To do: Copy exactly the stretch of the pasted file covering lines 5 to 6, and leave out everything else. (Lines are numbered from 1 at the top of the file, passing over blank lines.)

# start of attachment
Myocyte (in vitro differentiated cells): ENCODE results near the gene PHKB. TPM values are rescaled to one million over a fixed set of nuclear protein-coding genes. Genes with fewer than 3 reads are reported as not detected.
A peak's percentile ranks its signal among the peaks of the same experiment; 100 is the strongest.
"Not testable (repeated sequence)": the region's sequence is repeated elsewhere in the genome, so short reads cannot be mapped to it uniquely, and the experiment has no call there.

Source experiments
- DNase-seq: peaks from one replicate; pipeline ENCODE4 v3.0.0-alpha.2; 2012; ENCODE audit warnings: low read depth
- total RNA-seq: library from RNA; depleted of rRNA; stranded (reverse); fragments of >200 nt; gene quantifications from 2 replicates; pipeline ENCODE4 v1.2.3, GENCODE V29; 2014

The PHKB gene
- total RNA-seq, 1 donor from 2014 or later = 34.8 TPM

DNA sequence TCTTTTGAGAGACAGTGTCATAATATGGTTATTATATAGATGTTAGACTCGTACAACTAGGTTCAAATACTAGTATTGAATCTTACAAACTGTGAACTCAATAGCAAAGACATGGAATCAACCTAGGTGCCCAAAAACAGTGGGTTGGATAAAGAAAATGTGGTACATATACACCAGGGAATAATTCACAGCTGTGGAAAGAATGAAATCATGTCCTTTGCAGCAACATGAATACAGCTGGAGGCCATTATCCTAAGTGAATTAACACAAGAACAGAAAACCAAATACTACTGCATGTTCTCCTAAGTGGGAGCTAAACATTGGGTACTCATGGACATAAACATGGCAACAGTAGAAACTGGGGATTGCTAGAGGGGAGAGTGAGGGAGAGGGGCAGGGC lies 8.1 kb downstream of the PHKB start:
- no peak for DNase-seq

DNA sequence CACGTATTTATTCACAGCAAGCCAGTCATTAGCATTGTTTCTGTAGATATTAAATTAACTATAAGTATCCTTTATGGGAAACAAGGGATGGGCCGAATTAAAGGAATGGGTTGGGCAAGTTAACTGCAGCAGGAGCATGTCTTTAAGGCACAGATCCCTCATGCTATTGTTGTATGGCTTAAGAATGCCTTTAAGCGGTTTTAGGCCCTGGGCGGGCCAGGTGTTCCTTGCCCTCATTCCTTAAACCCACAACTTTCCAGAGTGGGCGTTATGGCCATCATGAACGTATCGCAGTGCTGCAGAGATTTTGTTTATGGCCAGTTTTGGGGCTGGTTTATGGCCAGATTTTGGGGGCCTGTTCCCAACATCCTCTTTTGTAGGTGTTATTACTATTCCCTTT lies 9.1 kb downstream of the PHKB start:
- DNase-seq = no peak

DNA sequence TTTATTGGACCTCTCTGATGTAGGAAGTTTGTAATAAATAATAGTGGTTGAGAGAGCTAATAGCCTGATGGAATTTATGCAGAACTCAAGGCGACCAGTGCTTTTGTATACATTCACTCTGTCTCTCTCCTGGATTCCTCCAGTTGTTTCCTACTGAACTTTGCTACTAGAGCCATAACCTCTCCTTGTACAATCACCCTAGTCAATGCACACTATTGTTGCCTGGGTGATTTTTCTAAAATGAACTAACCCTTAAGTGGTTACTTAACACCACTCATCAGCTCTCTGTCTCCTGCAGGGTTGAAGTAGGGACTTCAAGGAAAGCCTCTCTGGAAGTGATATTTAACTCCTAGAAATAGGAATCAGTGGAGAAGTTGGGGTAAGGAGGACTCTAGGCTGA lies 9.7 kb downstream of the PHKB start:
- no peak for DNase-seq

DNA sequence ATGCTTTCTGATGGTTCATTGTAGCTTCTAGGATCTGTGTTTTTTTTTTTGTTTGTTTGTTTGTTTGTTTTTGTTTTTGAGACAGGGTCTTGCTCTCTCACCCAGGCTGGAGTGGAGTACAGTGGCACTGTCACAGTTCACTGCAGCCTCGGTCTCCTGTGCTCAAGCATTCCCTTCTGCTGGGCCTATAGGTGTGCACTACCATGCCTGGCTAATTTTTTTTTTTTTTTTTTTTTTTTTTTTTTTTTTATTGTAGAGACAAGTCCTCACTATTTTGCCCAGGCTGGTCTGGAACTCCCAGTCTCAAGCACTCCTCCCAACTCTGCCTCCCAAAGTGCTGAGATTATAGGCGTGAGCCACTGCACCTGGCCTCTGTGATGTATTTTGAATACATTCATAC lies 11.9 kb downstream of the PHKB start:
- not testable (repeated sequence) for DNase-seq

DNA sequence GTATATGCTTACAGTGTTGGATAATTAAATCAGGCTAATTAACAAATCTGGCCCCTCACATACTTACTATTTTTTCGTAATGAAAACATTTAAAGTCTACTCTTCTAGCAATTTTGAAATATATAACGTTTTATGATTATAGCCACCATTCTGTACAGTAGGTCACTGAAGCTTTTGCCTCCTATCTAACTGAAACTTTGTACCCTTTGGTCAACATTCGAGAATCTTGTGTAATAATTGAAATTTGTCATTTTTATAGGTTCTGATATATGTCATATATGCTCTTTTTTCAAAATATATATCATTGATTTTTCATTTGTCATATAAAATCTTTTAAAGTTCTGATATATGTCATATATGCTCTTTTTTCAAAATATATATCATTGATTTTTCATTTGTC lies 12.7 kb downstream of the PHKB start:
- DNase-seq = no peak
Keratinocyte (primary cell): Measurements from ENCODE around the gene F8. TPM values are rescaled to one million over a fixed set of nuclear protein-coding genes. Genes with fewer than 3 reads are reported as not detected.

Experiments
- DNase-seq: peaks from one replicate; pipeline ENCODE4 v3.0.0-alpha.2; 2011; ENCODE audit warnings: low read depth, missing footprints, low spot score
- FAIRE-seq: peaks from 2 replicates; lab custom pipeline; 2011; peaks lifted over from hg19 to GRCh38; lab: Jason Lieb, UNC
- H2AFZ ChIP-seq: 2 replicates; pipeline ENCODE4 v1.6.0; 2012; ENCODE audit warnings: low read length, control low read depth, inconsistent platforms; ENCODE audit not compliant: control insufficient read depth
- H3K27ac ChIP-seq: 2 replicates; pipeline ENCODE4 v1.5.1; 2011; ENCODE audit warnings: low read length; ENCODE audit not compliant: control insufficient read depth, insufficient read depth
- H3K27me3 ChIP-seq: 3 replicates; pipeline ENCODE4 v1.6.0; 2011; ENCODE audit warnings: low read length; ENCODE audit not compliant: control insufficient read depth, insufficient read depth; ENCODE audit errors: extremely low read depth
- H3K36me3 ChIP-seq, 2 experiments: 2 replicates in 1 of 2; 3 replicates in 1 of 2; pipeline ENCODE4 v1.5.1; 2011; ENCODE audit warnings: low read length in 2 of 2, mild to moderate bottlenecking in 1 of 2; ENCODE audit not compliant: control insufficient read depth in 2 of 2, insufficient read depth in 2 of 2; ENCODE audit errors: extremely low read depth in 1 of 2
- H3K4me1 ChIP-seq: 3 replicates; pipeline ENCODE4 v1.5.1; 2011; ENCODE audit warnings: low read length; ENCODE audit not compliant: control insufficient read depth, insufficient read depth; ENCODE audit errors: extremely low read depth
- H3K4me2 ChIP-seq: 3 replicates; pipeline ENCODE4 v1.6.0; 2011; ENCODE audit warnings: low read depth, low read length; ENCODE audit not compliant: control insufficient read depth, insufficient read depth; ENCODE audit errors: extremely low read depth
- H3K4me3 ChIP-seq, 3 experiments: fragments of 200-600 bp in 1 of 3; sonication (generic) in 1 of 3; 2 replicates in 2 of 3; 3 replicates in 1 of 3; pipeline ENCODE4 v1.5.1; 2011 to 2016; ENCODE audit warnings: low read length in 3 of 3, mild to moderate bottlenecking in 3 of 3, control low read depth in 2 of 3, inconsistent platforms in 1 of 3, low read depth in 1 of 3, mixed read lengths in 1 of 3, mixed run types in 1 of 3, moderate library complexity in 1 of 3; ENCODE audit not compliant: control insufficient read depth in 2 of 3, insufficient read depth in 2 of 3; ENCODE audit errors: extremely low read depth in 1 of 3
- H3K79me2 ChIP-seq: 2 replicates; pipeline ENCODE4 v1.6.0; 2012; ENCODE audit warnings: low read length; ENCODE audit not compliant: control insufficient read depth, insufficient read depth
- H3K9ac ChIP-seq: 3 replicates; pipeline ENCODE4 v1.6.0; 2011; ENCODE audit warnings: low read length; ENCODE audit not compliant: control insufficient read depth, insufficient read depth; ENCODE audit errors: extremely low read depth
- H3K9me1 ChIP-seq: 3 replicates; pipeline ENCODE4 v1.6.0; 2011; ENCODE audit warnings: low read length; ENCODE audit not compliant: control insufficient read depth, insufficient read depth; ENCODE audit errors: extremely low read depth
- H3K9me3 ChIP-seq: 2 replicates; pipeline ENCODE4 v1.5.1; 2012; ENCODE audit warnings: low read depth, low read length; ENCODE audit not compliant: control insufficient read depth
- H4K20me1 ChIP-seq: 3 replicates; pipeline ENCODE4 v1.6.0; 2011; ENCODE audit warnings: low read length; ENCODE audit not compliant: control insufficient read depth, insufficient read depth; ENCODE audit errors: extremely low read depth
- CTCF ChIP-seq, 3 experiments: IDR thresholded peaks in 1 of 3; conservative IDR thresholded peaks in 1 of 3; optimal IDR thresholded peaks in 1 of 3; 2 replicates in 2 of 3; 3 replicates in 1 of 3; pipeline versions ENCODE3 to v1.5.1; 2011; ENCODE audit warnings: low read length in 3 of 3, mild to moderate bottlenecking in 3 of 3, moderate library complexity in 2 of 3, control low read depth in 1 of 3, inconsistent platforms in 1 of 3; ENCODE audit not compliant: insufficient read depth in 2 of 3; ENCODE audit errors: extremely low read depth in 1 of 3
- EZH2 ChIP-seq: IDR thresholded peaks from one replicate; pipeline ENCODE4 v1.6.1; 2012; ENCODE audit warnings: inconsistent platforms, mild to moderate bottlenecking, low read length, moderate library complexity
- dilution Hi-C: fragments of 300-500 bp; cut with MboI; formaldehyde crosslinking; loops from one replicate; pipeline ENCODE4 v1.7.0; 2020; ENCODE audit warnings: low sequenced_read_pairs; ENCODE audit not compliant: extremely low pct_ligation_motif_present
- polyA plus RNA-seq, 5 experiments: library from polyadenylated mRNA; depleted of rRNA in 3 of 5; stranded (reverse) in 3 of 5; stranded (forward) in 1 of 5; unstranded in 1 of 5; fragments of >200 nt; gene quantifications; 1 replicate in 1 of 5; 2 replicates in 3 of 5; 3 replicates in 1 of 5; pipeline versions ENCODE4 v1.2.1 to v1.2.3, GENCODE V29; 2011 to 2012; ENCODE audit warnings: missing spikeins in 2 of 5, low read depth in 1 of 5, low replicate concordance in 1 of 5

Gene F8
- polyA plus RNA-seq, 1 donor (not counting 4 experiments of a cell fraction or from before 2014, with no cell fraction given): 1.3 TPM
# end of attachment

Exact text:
- DNase-seq: peaks from one replicate; pipeline ENCODE4 v3.0.0-alpha.2; 2012; ENCODE audit warnings: low read depth
- total RNA-seq: library from RNA; depleted of rRNA; stranded (reverse); fragments of >200 nt; gene quantifications from 2 replicates; pipeline ENCODE4 v1.2.3, GENCODE V29; 2014